How Tororo childless women are fighting stigma

Tuesday July 3 2018

Officiating. State minister  for  Health  for

Officiating. State minister for Health for General Duties Sarah Opendi (2nd left) and the CEO Merck of foundation, Prof Frank Stangenberg (2nd right), with a group childless women in Tororo District last Friday. PHOTO BY JOSEPH OMOLLO  

By JOSEPH OMOLLO

Ms Judith Okoth was last year abandoned by her husband after years of failing to get pregnant.
“He abandoned me after nine years of our marriage because I could not give him a child he needed dearly,” Ms Okoth, 35, says in a low tone with eyes full of tears.
She says she had tried all means, from providence to using herbal medicine to conceive in order to save her marriage but in vain. Besides that, the pressure from husband’s relatives kept on mounting each passing day.
“I was subjected to untold discrimination and backbiting by my in-laws. I don’t know what I can say but it was hell on earth,” she says.

Ms Okoth is just but one of the numerous childless women who are subjected to isolation, disinheritance and other forms of unfair treatment due to inability to bear a child.
Ms Joan Akhisa, 65, another victim and a resident of Mukuju Sub-county, says she separated with her husband in 1988 after she failed to conceive.
“We had even constructed a commercial building together but after a long time without conceiving, he chased me away and for the last 27 years I have been staying with my relatives,” she narrates.

Merck More Than a Mother is an association with more than 500 members that brings together infertile women in Tororo District.
Ms Sarah Apadet Okumu, the association coordinator, says the challenges faced by barren women, especially in the rural areas, are overwhelming.
“They suffer discrimination, stigma and ostracism especially those in rural settings, where a married woman is expected to get pregnant as fast as possible within one year of marriage,” she says.
Ms Okumu says through the women’s association, they have partnered with Merck Foundation, a German based organisation to champion advocacy and awareness on infertility in women.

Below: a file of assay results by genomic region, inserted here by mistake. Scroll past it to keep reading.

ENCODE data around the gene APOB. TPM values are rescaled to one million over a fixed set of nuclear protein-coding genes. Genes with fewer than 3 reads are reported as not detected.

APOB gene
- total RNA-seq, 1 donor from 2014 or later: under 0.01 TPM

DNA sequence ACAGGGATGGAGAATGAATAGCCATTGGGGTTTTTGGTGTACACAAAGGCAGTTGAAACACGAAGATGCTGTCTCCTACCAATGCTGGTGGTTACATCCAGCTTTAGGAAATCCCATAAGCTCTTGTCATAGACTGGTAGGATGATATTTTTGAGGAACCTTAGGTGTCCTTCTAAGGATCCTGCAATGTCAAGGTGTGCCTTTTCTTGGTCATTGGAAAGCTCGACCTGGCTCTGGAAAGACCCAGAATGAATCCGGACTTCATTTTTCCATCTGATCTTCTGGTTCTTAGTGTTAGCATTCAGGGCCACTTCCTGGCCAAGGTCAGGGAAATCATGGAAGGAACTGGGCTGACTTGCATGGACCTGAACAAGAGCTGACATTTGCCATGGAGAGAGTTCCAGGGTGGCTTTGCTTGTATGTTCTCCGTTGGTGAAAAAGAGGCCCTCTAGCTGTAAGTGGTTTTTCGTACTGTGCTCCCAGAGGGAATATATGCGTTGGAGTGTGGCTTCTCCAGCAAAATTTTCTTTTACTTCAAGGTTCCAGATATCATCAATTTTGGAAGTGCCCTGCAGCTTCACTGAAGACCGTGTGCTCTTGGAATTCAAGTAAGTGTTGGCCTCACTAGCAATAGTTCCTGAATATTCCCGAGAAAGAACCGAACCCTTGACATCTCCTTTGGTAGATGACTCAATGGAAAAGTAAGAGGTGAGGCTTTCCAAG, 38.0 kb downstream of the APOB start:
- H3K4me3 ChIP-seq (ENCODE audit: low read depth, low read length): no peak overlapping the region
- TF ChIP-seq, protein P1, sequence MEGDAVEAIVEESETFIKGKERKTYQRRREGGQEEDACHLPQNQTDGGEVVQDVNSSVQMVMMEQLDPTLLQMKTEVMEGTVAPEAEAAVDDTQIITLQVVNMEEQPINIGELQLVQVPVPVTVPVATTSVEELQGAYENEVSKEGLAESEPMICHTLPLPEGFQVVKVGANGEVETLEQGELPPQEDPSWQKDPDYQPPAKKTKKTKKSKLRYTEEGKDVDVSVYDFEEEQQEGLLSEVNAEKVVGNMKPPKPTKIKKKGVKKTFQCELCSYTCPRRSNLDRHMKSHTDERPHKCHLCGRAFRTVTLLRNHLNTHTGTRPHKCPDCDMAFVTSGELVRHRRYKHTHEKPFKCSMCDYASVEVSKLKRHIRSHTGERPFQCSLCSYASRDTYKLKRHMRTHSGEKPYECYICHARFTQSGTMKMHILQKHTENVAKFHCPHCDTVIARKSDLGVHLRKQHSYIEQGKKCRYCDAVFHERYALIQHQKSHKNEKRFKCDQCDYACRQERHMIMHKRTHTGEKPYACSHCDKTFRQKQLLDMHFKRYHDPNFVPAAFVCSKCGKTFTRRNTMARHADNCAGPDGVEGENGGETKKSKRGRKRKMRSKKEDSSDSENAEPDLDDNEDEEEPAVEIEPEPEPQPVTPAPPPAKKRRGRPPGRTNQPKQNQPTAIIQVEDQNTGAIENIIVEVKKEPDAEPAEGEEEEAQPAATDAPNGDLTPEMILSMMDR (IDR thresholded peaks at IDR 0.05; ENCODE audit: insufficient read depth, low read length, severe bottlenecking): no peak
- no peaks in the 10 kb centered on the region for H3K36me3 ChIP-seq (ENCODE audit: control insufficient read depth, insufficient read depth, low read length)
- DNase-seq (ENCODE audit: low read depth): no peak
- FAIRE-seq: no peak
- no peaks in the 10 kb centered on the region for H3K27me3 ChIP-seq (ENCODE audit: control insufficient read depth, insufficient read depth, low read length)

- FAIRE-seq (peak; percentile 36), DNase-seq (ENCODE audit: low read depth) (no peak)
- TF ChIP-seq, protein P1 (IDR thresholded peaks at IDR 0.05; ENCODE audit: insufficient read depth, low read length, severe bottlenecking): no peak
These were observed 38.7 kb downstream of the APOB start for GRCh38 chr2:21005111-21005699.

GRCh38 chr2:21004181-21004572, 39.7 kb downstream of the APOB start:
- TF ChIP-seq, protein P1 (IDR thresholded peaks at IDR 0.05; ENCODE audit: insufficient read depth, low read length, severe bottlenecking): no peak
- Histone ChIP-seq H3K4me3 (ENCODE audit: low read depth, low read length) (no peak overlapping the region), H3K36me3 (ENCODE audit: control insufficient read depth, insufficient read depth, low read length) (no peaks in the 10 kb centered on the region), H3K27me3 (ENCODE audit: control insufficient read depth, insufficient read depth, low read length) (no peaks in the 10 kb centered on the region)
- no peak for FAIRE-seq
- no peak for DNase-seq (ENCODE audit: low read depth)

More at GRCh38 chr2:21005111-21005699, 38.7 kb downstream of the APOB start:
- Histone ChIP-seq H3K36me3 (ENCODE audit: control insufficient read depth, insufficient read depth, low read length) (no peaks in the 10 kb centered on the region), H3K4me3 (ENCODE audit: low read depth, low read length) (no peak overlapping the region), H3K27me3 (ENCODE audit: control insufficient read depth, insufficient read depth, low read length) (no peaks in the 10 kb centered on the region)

“We believe this will help to fight stigma and discrimination against women. Sometimes the problem is not with women as the community tends to believe. It might be a man who has failed to impregnant the woman,” she says.
Besides championing advocacy, Ms Okumu says the women have also been empowered with skills, knowledge and finance to start up income generating projects.

“Since most of them have been chased away, starting income generating projects would help them to keep on moving with life,” she adds.
Ms Sarah Opendi, the Tororo District Woman MP, who doubles as the State minister for Health, during her visit to the women group last Friday, applauded them for uniting to advocate for their rights.
“It’s sad to note that most of your marriages are not stable, your husbands and some of their relatives call you all sorts of names but I am happy that you have stood your ground,” she said.

The minister, however, challenged men to also test for fertility before they entirely push the blame on women.
“Research has shown that 50 per cent of infertility cases are attributed to men, not women. I therefore encourage men to ensure that they go with their spouses for medical tests in case such situations emerge,” she says.

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Mr Pius Owin, a resident of Makuju Sub-county, says he married more 27 women but failed to impregnant any.
“I tested and found out that it is me who with a problem not the women, so I urge my fellow men not to overreact when such things happen,” he advises.
Dr David Okumu, the Tororo District health officer, however, appeals to government to consider allocating resources to facilitate treatment of factors that aid infertility.

Government efforts
“The big number of women with infertility problems are not happily married and this calls for a quick intervention,” he says.
According to Ms Opendi, government is concerned about the infertility cases and has taken an initiative to construct and equip Mulago Women’s fertility hospital that will provide Invitro fertilisation technologies that enables infertile mothers to bear children.

In vitro fertilisation is a process of fertilisation where an egg is combined with sperm outside the body. The minister says when the facility is operationalised, the cost for services will be subsidised.
The chief executive officer for Merck Foundation, Prof Frank Stangenberg, says the organisation is committed to championing a campaign to fight stigma and offer psycho-social support among Ugandan infertile women.

editorial@ug.nationmedia.com

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